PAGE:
Comedy Lessons is a series in my comedy blog that deals with individual solutions to problems that arise in the pursuit of a career in stand up comedy or comedy writing. These comedy lessons are a direct response to situations that have happened to myself while performing live or to my colleagues or students and what lessons can be derived from those particular situations. Make sense? Here we go!
One of the important comedy lessons a comedian should learn is about Hecklers. This subject, in itself, should be a multi-part series, because of the variety of conditions that cause a heckler to heckle in the first place and the multitude of ways in which a comedian can respond.
First of all a heckler is any person who calls out something in the middle of a comedian’s show. Why does a heckler do this?
I’ve put together three reasons:
- To engage
- To endorse
- To embarrass
1. To Engage: Most hecklers, in my experience aren’t trying to ruin the show. They want to be involved. They want to engage with you. Most really think they are helping you. Almost all hecklers who have called out something in my show come up to me at the end of the show and say something like, “see, I was just trying to help you:and it worked, huh?”
You want to say, “No Jethro. It didn’t help. If I was seeking help on where to get a new water heater for my double-wide, I would call on you. If I was looking for advice on the nearest crack house, you’d be the first guy I’d go to. If I needed a “how-to” guide to get on the fast-track to gum-disease, I’d already have you on speed dial.”
But I don’t say that because, secretly, I’m appreciative. Any heckler gives me a chance to hone my skills at ad-lib, to be quick on my feet. When a heckler pipes up, I have to realize that I am in the middle of one of the most challenging comedy lessons available. It’s comedy without a net. I’m flying high and I do or die on my own. It’s comedy “Survivor.” And it’s an absolute rush.
2. To Endorse: Some hecklers are in it to espouse their brilliance:or yours! They’ll say something like, “Yeah, I did that!” or “Dude that was f**cking wrong:funny, but wrong! This kind of just adds to the show. It makes it more like it’s you and a pack of your pals having a good time drinking beer together and that’s okay.
3. To Embarrass: Then there comes the occasional heckler that wants to embarrass. He or she is usually drunk, is seeking negative attention or they are nervous. What? Nervous? Yes! There is psychology in comedy that states, “The audience is in whatever state the performer is in:” and we’re not talking geography. What this means is, if the performer is nervous, then the audience is nervous, they don’t know they are nervous, they just feel deeply uncomfortable. They deal with this by calling out something to deal with their discomfort. Picture a good-ole boy sitting watching your show, you’re nervous-he’s nervous. This makes him uncomfortable so he shouts out, “YOU SUCK!” Other people laugh because it was surprising but it helped them feel better as well. Now the good-ole boy feels better and he gets some negative attention.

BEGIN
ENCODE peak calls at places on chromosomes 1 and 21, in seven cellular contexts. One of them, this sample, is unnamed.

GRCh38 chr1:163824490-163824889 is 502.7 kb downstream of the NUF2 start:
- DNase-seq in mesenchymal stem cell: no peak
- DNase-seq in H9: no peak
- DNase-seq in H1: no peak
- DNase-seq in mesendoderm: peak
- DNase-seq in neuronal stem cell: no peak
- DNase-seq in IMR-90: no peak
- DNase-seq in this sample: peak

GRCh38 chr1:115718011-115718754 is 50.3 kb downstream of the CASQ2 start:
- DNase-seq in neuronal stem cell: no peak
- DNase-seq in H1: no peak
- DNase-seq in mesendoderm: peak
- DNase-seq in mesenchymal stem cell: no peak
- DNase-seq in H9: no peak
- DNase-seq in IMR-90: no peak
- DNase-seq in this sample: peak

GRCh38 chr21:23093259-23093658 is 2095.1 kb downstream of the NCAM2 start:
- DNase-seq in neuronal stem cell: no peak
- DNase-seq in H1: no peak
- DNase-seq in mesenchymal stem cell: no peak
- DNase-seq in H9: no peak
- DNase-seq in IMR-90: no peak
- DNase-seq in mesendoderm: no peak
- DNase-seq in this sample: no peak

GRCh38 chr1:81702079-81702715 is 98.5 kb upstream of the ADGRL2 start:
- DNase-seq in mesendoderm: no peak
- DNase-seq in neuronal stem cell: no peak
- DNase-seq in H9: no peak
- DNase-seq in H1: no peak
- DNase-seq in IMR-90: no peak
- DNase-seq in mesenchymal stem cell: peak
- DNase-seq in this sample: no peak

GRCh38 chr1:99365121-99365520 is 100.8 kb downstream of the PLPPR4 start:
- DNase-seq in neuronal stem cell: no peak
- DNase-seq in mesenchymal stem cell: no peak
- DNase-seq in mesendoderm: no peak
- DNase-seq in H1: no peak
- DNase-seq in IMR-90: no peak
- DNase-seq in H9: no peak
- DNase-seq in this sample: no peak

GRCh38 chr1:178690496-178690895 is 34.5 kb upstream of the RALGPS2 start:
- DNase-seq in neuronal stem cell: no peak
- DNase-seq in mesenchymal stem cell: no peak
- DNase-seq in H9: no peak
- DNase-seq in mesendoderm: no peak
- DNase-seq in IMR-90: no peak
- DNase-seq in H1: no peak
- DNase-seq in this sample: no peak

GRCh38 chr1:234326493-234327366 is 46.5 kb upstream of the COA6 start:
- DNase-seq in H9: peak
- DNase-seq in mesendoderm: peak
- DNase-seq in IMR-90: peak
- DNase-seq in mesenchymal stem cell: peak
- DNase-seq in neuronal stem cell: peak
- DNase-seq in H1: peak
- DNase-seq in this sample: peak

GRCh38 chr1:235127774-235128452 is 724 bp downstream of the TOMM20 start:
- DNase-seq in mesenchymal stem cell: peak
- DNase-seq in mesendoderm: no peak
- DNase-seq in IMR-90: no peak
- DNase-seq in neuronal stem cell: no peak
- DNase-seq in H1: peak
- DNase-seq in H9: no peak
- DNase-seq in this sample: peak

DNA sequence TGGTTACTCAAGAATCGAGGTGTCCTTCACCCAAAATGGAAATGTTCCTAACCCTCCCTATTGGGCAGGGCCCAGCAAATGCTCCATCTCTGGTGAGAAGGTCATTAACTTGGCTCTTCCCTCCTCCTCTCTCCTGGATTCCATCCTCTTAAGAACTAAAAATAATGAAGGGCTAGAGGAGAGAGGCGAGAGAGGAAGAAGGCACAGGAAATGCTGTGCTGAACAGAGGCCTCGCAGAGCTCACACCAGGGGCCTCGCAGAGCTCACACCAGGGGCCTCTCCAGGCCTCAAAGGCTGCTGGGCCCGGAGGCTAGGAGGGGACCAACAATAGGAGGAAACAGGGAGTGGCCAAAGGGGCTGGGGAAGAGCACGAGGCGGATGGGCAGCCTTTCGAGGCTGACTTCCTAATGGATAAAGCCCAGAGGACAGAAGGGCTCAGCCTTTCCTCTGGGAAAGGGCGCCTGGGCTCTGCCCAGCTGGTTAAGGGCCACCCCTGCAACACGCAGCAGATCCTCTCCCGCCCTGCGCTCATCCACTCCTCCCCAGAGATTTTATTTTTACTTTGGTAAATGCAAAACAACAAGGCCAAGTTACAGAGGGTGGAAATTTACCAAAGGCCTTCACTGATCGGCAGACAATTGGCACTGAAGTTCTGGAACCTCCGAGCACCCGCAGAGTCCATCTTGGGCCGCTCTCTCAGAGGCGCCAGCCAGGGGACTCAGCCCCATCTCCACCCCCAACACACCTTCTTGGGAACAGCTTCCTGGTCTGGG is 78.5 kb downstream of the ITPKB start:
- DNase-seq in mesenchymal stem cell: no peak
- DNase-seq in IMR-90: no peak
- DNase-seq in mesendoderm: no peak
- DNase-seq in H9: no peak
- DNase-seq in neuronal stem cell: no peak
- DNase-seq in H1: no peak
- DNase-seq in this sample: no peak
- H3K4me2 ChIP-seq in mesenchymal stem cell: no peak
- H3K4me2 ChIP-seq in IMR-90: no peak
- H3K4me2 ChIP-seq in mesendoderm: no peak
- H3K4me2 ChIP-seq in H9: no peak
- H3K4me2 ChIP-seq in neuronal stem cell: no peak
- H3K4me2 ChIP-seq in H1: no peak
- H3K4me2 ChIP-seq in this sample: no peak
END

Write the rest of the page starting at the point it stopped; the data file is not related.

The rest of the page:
The comedy lesson to learn here is that hecklers are unavoidable. You can write an prepare some heckle lines to deal with certain situations. Like if someone is with a group of people and says something, I might respond, “So what’s going on there? (Referring to his table). Are these all your friends, or are you the only one in the trailer park who has a car? Because I’ve seen your house and I love what you’ve done with the Michelins.”
I have a bunch of standard heckle lines that I’ve written and used over the years. Some are pretty cutting.
A biker who was sitting in front row at a comedy show wanting to engage, continuously. He was with a very sexy biker chick in a low cut top and he kept referring to her as his “old-lady.” Finally he said something that was kinda mean. Now, because he was directly mean to me, I now have Carte Blanche from the audience to slay him. After the audience groaned at what he said I thought for a moment, then said, “You know, Harley Davidson patented the sound of their motorcycles? The sound has a patent!”
At this point the audience was curious:what’s Harley Davidson owning a patent on a sound have to do with anything?
Then I said, “I wonder who owns the queef. Because I f**cked your wife last night, and I think I owe some royalties.”
That resulted in laughs, followed by a solid applause break and a thumbs up from the biker.
Hecklers are one of the biggest, on the job, comedy lessons you can get for free. In a nutshell, I try to treat my hecklers like my closest friends. Because, if you think about it, most of the heckles sound like something your friends might say to you when you’re hanging out. If you can deal with them with a smile and a clever retort, you can keep the energy of the room at the mood and level for which they hired youâ€”Fun and FUNNY!
**Need some help coming up with some heckle lines? Go to my Comedy Lessons Page and sign up for a Skype Lesson with me and I’ll help you one-on-one!**